Post by: viddaloo on December 31, 2014, 11:54:03 AM
Extreme autozoom close–up. Guess what will happen on this very last day of the year?
Title: Re: Annual Average Thread
Post by: Unmex Chingon on December 31, 2014, 05:49:49 PM
Extreme autozoom close–up. Guess what will happen on this very last day of the year?

I like this closeup a lot!  Can you do one like this with your trendline to show a close up of your math at 2030 and 2031 for annual average?
Title: Re: Annual Average Thread
Post by: viddaloo on January 01, 2015, 08:17:12 AM
Extreme autozoom close–up. Guess what will happen on this very last day of the year?
Title: Re: Annual Average Thread
Post by: viddaloo on January 02, 2015, 12:27:03 AM
Yeah, thanks for all the brilliant, beautiful graphs, vid! You've shown creativity and ingenuity in 2014, and even learnt to remain calm in the face of harsh attack waves. I hope you will carry on posting these updates on the sea ice also as we go into 2015.
Title: Re: Annual Average Thread
Post by: Unmex Chingon on January 02, 2015, 06:29:00 AM
Yeah, thanks for all the brilliant, beautiful graphs, vid! You've shown creativity and ingenuity in 2014, and even learnt to remain calm in the face of harsh attack waves. I hope you will carry on posting these updates on the sea ice also as we go into 2015.

Are you talking to yourself?
Title: Re: Annual Average Thread
Post by: viddaloo on January 11, 2015, 07:09:34 PM
Annual extent is now dropping for the 3rd consecutive day, as you can also see in the turn of the autozoom graph:

(https://d22d7v2y1t140g.cloudfront.net/m_13481004_UNyg23NTVM80.png)
Today's drop of 363 km² is the biggest since October, and there's even a weekly drop of 154 km² a week, the first weekly drop in annual average extent in 2015.
Title: Re: Annual Average Thread
Post by: viddaloo on January 13, 2015, 09:06:38 AM
Biggest weekly drop since October.

(https://d22d7v2y1t140g.cloudfront.net/m_13489559_q1OYOUEW95y9.png)
Title: Re: Annual Average Thread
Post by: viddaloo on January 19, 2015, 06:20:31 PM
Looking again at the annual average extent and volume for 2015, in–between them the closest year for comparisons is 2011, which is thus auto–chosen for the scope of these close–up autozoom graphs.

For the AAE, the weekly downturn has now ended, and we're up 461 km²/week. The annotation says dec30 +19 days, which means 2011 was higher on Dec30, 19 days ago. This is also why the chart shows yesterday's date + only 19 days ahead, because we are that close to 2011.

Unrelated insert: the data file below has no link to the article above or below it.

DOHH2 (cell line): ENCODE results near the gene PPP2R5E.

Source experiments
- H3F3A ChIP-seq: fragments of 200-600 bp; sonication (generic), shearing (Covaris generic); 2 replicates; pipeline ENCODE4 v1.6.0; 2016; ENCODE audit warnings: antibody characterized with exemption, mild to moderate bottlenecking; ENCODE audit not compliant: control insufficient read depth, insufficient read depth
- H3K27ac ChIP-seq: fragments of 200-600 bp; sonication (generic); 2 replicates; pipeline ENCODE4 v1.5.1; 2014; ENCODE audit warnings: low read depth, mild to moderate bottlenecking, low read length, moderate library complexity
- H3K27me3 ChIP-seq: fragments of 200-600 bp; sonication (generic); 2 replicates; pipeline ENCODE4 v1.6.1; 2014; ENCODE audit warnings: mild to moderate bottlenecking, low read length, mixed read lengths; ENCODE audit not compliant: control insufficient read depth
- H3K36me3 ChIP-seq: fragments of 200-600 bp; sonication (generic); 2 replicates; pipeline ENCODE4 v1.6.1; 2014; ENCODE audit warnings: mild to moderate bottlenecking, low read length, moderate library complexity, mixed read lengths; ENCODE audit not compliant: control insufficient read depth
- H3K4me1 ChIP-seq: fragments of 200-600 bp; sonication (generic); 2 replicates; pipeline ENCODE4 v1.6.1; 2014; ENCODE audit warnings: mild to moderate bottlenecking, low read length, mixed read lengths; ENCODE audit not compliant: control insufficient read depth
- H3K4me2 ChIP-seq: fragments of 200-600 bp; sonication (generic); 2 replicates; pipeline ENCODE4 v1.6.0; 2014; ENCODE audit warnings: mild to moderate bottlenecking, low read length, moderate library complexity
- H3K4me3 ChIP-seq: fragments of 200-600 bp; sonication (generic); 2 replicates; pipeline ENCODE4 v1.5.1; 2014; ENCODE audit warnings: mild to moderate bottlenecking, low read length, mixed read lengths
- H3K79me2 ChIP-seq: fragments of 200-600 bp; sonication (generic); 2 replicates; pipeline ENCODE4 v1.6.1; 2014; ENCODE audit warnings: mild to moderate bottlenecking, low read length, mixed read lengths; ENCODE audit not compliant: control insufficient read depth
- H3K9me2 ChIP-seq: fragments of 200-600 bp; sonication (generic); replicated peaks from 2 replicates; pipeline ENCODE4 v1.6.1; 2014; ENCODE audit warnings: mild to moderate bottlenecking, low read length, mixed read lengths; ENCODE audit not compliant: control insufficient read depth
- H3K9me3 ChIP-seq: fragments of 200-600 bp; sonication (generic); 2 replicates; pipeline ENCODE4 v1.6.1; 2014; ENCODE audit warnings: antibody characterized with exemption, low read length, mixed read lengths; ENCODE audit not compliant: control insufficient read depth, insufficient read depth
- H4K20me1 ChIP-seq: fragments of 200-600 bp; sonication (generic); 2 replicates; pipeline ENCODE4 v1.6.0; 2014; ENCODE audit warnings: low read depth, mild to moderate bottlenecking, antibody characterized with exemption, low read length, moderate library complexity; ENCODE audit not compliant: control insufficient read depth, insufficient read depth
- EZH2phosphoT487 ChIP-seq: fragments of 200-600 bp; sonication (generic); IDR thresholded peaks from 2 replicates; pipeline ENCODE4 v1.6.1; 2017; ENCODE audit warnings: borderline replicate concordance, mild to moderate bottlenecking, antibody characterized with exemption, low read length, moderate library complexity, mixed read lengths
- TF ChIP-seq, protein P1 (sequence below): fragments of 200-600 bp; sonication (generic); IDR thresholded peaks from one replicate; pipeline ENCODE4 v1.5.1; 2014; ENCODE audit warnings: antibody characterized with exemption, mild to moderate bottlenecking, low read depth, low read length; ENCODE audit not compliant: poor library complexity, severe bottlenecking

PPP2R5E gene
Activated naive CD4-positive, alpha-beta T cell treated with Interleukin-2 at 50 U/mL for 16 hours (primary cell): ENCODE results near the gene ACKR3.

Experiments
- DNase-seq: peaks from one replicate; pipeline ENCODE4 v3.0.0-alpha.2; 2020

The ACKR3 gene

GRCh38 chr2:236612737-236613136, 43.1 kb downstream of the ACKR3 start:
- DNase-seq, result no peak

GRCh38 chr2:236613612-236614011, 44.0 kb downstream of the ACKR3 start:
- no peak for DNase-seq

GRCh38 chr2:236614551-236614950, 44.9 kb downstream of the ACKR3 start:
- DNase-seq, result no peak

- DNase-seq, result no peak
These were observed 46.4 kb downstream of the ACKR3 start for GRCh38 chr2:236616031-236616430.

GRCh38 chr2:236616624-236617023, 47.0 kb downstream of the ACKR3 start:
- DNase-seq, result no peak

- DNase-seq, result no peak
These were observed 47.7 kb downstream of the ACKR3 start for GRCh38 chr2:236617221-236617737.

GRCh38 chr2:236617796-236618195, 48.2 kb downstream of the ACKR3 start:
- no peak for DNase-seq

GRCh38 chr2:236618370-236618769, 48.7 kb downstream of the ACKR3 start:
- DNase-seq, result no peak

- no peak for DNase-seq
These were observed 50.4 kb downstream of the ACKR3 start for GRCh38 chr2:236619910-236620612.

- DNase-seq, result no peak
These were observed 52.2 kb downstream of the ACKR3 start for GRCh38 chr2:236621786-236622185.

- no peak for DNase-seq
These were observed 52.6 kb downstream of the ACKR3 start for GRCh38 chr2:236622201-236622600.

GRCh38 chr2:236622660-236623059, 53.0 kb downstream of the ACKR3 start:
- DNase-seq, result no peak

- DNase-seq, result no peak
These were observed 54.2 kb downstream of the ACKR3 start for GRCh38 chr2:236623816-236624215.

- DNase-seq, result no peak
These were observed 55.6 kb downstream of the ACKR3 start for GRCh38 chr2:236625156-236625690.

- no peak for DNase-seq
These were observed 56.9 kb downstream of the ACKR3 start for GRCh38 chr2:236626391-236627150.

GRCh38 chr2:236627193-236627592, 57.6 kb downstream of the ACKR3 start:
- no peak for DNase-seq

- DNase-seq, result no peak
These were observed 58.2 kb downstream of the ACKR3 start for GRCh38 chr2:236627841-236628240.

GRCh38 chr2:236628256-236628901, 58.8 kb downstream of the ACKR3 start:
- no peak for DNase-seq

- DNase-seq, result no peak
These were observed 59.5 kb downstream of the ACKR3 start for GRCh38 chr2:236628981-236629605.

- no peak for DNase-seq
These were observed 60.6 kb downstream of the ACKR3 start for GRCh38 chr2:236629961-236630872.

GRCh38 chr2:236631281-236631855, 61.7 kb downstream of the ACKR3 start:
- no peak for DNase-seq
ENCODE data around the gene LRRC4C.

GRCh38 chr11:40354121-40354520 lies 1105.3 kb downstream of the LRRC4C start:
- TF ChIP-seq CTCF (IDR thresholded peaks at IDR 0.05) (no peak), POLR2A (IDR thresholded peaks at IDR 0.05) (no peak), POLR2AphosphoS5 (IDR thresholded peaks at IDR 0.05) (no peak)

(https://d22d7v2y1t140g.cloudfront.net/m_13520365_bNnSTS8nrKVG.png)

For the AAV, we are of course still up, as we've been since last spring. The annotation says jul15 +187 days, which means 2011 was last higher on Jul15, 187 days ago. This is also why the chart shows yesterday's date + 187 days ahead, and not a close–up like for the AAE.

The chart shows the prognosis will cross the 2008 graph on Mar25, which means we'll be 6th lowest from this date.

If PIOMAS — for any reason — is exaggerating the amount of sea ice, by as much as 1000 km³, our true position today will be 3rd lowest, and we'll then cross the 2012 graph on May11, which means we'll be 2nd lowest from this date. Remains then only 2013 to be beat, as that year was still lowest on May 11th, at an annual average volume of 13.4 km³, mostly thanks to the huge drop of 2012.

(https://d22d7v2y1t140g.cloudfront.net/m_13520369_zwzr2OgMzKW6.png)
Title: Re: Annual Average Thread
Post by: viddaloo on January 25, 2015, 05:27:13 PM
The fascinating saga of the Arctic goes on, and today I found myself puzzled by this:

(https://forum.arctic-sea-ice.net/proxy.php?request=http%3A%2F%2Fd22d7v2y1t140g.cloudfront.net%2Fm_13545279_TVDJYPExqN2F.png&hash=34a88009743546e8bd9696ab83639a4d)

And this:

Code: [Select]
2011 0.2 6.45 6.64
2007 -0.35 -10.73 11.08
2014 -0.88 5.75 6.63
2008 2.36 -1.12 3.48 [*may29*]
2006 -1.47 -14.04 15.51
2010 -1.95 -4.34 6.29

The average extent prognosis bowing downward for the first time, but when does it cross the nearest graph, and what year might that graph belong to? Obviously it's way outside the scope of this chart, and the little 'cheat sheet' above suggests it is 2008's graph that is crossed by the prognosis arc on May 29. I didn't even know 2008 was below us! But clearly it is, and it's really not very strange, in January, after the record low 2007 season, that 2008 average extent is very low.